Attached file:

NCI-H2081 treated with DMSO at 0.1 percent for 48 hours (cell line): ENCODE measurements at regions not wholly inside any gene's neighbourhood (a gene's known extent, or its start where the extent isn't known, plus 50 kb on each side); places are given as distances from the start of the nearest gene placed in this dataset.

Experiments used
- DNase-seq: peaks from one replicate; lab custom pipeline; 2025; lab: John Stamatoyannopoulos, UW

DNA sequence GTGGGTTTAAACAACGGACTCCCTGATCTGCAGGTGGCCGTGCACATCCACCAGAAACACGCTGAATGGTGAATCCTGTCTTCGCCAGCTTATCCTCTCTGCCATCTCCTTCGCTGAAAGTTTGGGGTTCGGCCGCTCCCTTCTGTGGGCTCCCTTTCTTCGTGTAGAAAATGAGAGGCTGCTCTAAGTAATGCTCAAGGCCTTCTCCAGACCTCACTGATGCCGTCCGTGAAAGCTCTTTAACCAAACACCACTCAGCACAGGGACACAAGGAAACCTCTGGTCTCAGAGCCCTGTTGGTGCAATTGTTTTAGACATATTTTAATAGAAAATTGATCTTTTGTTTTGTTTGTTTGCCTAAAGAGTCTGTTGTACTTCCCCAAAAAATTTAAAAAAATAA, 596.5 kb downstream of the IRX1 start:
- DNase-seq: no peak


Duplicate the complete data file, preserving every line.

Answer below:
NCI-H2081 treated with DMSO at 0.1 percent for 48 hours (cell line): ENCODE measurements at regions not wholly inside any gene's neighbourhood (a gene's known extent, or its start where the extent isn't known, plus 50 kb on each side); places are given as distances from the start of the nearest gene placed in this dataset.

Experiments used
- DNase-seq: peaks from one replicate; lab custom pipeline; 2025; lab: John Stamatoyannopoulos, UW

DNA sequence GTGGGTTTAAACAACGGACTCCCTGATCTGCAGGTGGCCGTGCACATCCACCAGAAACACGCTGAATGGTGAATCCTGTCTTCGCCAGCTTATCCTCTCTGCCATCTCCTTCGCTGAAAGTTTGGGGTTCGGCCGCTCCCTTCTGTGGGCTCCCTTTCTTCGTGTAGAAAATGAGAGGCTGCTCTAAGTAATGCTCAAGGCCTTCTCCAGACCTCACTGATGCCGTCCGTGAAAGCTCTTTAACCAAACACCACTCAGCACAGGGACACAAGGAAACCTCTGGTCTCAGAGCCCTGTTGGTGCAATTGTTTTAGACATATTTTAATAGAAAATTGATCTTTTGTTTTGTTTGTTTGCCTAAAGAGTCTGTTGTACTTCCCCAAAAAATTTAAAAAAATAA, 596.5 kb downstream of the IRX1 start:
- DNase-seq: no peak